Review: Curveball by Jeremy Sorese
Let’s start with the basics. Curveball, the first major graphic novel release written and
illustrated by Jeremy Sorese, is the loveliest print object with a spine to
come across my desk this year. Nobrow has pulled out all the stops with this
book; a lovely cover with smartly placed spot gloss, a neon orange belly band, French
flaps, and orange faux-gilding make this book pop on the shelf. It’s easy to
pick out of the crowd.
Curveball is 420
pages of black, white, and neon orange comics that detail the relationship of the
main character Avery in a science fiction future. Avery is waitstaff/server/busser
on a luxury diner cruise, recently heartbroken by Cristophe, a bulb-nosed sailor
in some sort of futuristic Navy. Christophe is giving Avery the run around, and
Avery is having a meltdown. How Avery moves past the relationship and comes to
terms with what the future looks like is the crux of the story.
The majority of Sorese’s pages are dark, inky affairs, although
by the looks of it, Sorese is using a variety of media throughout, graphite for
shading and texture being the most prominent. The orange in the story is used
to represent power, which through a relatively unexplained scientific
advancement is recycled and generated through normal activity. We see
futuristic versions of policemen and rent-a-cops, coffee makers, and libraries.
Sorese’s imagination for the future is a detail oriented one, and this fleshed
out universe makes the world seem a little more real. But while Sorese’s comics
are science fiction, it’s clear that what is most important isn’t the hyperrealistic,
thin-lined sci-fi futures of creators like Moebius or Lando, but the
relationships between the characters that exist in this future.
Sorese uses some formal elements to give us more information
about the characters, the most prominent is the stylized lettering that lets us
know that Avery has picked up on or is mimicking the way that Christophe laughs.
That same lettering also gives us the greatest understanding of the break
point, when Avery gets over Christophe. It’s a smart choice.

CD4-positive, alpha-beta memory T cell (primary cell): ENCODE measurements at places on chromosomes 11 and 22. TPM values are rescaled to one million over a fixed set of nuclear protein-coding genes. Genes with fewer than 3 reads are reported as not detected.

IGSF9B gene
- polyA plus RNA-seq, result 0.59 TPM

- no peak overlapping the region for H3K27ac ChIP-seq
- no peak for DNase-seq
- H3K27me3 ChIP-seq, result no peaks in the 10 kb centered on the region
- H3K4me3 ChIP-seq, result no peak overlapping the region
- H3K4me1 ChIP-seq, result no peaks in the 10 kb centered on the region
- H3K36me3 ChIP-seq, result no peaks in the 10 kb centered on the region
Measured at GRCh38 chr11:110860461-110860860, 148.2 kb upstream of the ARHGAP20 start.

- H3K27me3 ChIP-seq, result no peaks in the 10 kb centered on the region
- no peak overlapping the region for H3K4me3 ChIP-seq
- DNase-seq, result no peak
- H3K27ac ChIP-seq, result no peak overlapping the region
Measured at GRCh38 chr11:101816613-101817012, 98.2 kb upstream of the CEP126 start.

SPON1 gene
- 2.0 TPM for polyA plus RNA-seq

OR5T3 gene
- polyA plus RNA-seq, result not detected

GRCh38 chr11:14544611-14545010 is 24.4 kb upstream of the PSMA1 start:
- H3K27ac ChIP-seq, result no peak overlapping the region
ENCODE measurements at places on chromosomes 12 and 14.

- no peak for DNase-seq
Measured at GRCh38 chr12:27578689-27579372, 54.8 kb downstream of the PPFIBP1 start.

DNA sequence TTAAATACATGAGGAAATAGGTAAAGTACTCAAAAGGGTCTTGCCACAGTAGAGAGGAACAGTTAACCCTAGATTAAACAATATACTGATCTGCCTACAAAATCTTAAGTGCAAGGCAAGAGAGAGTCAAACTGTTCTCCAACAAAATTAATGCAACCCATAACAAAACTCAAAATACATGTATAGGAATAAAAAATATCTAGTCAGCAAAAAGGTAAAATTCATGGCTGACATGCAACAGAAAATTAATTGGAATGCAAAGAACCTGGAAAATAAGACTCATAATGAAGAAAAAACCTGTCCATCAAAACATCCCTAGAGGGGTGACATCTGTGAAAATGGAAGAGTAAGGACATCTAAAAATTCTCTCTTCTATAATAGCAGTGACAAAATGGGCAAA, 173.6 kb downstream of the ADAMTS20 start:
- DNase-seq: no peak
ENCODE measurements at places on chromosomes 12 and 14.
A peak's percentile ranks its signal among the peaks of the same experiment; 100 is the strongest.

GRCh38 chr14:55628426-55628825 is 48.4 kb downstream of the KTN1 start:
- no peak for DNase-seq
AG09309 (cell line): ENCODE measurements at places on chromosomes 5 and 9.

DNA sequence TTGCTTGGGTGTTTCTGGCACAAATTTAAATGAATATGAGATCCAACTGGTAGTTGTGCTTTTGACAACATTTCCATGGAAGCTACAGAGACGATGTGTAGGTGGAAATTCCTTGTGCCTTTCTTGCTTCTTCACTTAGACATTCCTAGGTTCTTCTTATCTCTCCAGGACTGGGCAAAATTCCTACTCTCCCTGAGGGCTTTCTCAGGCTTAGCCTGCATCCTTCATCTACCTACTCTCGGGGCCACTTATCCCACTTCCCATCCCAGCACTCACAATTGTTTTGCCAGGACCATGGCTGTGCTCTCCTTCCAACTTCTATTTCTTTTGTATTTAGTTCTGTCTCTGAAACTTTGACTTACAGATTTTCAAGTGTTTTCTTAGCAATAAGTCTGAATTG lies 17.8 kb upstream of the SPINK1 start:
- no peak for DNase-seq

Sorese’s science fiction, to some extent, acts as an
antithesis to the genre as I’ve come to understand it. Books full of technical
writing and jargon are about a dime a dozen, and basically dead on arrival,
cold corpses on a slab. But in Curveball,
Sorese has created a science fiction book that is teeming with life; skip the
details on the way an entire city can be uploaded into the cloud, and give me
the smiling tears of two friends in crisis, knowing the other is safe. This focus is amplified by Sorese’s
gorgeous art, which delights in thick, curvy lines and heavily cartooned
Despite the lovely futuristic setting, it would be specious to call Curveball a utopian book. Certainly this
future looks nicer, but the energy delivery system is in need of some major
overhaul, and a secret war is being waged right under the characters’ noses. Curveball
feels like a post-9/11 book; the anxieties of war are hiding in plain sight,
and affecting the characters throughout this story. Despite the anxiety of war
and the secret nature of some of the events in the background of Curveball, hope remains a key element of
Sorese’s storytelling. Avery’s hope that everything is going to work out with
Christophe is the most misguided of these, but the hope for safety, friendship,
love, or understanding weaves its way throughout the story.
I am enraptured by Sorese’s Curveball. It is clearly one of the best science fiction stories I’ve
read this year, and up there with some of the best stories I’ve read this year,
period. 2015 has been a great year for science fiction – Sophie Goldstein’s The Oven and K Czap’s Futchi Perf have been a real joy, and
have shared some similar elements. But Curveball is the nightcap of 2015’s
sci-fi comics, the grand finale; a gorgeous comic, beautifully illustrated,
full of heart. Recommended.
A review copy was provided by the publisher.